City expanding DOT’s traffic cam program to 100 cameras

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In two weeks, Baltimore’s restored traffic camera program will have roughly tripled from its initial size last summer.

The Department of Transportation announced Friday that it’s installing cameras—specifically red light, speed and commercial vehicle enforcement ones—in 44 new locations around the city, some of them going in both directions.

That will include 19 new speed cameras, which operate 6 a.m.-8 p.m. in school zones Monday through Friday, issuing $40 tickets to anyone caught moving 12 mph or more over the speed limit; 19 new red light cameras, which run 24/7 and issue $75 tickets; and six new commercial vehicle enforcement cameras, which punish truck drivers traveling on unauthorized roads with escalating fines starting at $125 and maxing out at $250 (the first violation only warrants a warning).

The new devices will be rolled out over three months starting March 19, DOT spokeswoman Kathy Dominick wrote in an email.

Dominick said the 44 new cameras will add to the existing 56 that are already up and running, bringing the total to 100. DOT keeps an interactive map of those devices, which has been updated for this month’s additions.

Asked how much revenue the cameras brought in from tickets in 2017, Dominick said she would defer to the city’s Department of Finance.

Mayor Catherine Pugh announced the return of traffic cameras last spring, and had the program up and running by June. Her initial plans specified there would be 36 cameras in all.

The city shut down its old traffic cam program five years ago, after it became too big to control with upwards of 160 cameras and not enough staff to manage them, officials said. The problem became apparent when the devices began issuing erroneous tickets to drivers who hadn’t actually done anything wrong. The operator, Xerox, was receiving a share of the revenue at the time.

In Pugh’s revived program, the city has paid Arizona-based American Traffic Solutions (DOT Director Michelle Pourciau’s former employer) $5.4 million over five years to operate the speed and commercial-truck enforcement cams. Conduent, Inc., a New Jersey-based former subsidiary of Xerox that separated from the company in early 2017, is getting $4.2 million to run the red light cameras.

Robert Liberati, director of ATVES, said last September, when the city first expanded the program, that the number 36 was a minimum for Pugh’s request for proposals from vendors, and that DOT had since received requests for additional cameras from DOT staff, council members and Baltimore residents.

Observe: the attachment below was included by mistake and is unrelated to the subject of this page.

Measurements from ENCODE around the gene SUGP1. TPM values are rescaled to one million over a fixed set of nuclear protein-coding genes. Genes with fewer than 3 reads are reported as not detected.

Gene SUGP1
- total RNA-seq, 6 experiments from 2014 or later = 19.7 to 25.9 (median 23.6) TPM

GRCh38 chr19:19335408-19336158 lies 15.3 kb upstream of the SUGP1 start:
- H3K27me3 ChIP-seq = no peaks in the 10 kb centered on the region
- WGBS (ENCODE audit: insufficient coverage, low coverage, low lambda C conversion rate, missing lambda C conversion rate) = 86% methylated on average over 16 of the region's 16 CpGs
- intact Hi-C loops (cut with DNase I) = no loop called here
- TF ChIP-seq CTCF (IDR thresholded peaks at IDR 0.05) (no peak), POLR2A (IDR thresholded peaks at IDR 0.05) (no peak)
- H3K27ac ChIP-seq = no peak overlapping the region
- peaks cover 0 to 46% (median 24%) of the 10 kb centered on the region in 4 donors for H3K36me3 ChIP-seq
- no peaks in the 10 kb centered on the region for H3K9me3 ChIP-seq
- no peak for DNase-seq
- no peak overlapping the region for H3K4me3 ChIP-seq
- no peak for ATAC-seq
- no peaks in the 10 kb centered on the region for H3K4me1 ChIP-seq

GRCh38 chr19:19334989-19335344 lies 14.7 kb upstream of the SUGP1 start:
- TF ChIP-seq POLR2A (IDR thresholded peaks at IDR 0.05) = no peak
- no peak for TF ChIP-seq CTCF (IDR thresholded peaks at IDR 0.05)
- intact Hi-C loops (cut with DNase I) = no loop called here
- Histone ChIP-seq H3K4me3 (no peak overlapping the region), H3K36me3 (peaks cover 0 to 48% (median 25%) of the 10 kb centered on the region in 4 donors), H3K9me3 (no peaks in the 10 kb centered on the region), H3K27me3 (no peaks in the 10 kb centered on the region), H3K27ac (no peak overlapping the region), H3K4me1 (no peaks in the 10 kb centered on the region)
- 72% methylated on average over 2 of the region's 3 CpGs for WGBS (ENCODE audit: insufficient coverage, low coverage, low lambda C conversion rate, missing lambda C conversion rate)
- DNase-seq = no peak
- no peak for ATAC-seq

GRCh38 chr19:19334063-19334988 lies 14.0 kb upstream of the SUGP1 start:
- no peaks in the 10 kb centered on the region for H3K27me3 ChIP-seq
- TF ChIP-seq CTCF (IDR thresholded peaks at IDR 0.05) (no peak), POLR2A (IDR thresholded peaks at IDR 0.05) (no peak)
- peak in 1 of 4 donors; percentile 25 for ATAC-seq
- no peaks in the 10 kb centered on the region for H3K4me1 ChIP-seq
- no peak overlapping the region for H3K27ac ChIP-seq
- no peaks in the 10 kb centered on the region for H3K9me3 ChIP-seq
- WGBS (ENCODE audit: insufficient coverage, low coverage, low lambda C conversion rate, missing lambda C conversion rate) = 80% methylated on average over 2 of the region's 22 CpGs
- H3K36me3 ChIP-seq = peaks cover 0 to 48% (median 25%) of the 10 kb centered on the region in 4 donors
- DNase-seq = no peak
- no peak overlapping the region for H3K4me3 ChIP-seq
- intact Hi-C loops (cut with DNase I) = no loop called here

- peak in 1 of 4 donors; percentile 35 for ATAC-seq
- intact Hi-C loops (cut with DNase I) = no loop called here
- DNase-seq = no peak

Dominick reiterated that point Monday morning, writing, “we receive requests for camera enforcement on a continual basis and will add cameras as the need arises. Each request is evaluated and if approved, will be placed on a list of potential locations.”

The agency “closely monitor[s] the system” and ensures requests are sufficiently reviewed by police and DOT staff before any cameras are added, she noted.

Liberati said last fall that the city is aware of public concerns about the program expanding unchecked, particularly due to to the problems with the last iteration.

“We have learned from that,” he said, “and we want to make sure that we don’t make those mistakes again.”

This story has been updated, and corrected to reflect that Conduent is no longer a subsidiary of Xerox.

Ethan McLeod
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Ethan McLeod

Senior Editor at Baltimore Fishbowl
Ethan has been editing and reporting for Baltimore Fishbowl since fall of 2016. His previous stops include Fox 45, CQ Researcher and Connection Newspapers in Northern Virginia. His freelance writing has been featured in Baltimore City Paper, Leafly, DCist and BmoreArt, among other outlets. He enjoys basketball, humid Mid-Atlantic summers and story tips.
Ethan McLeod
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2 COMMENTS

  1. I wish that Baltimore would put as much effort into catching criminals as opposed to looking for new revenue streams.

  2. These programs are nothing more than a government run scam. The basis for instituting these programs was to increase public safety and to reduce the number of traffic accidents. That being the case, I have not seen any statistics to support the case of creating a safer traffic environment. The City needs to disclose this information to prove the program is working or to shut it down if it is not meeting the mission to increase public safety. As a City resident I am very much aware that I pay not only the highest Real Property Taxes I also pay the highest Auto Insurance. My interest in this program is proving that it works and therefore as a City resident one of the anticipated results would be a lower cost for my Auto insurance. To date the Maryland Insurance Commissioners Office does not have this information so I am unable to appeal to lower my Auto Insurance. So until theses actions are taken, then this program is nothing more than a revenue generator for the City. To pile on the criticism this is another reason that is keeping County residents from visiting the City. How much loss revenue are these programs responsible for? Has any agency done a study to determine the negative economic affects of these programs? If so, I believe we are entitled to a full disclosure and access to theses studies.

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